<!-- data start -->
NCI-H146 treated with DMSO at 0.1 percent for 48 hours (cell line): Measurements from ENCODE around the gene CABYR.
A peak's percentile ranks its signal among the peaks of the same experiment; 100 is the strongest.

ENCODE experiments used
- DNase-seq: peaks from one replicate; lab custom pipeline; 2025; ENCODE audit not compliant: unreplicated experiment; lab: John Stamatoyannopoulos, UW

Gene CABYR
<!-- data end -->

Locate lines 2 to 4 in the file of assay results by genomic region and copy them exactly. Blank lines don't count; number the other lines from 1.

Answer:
A peak's percentile ranks its signal among the peaks of the same experiment; 100 is the strongest.

ENCODE experiments used
- DNase-seq: peaks from one replicate; lab custom pipeline; 2025; ENCODE audit not compliant: unreplicated experiment; lab: John Stamatoyannopoulos, UW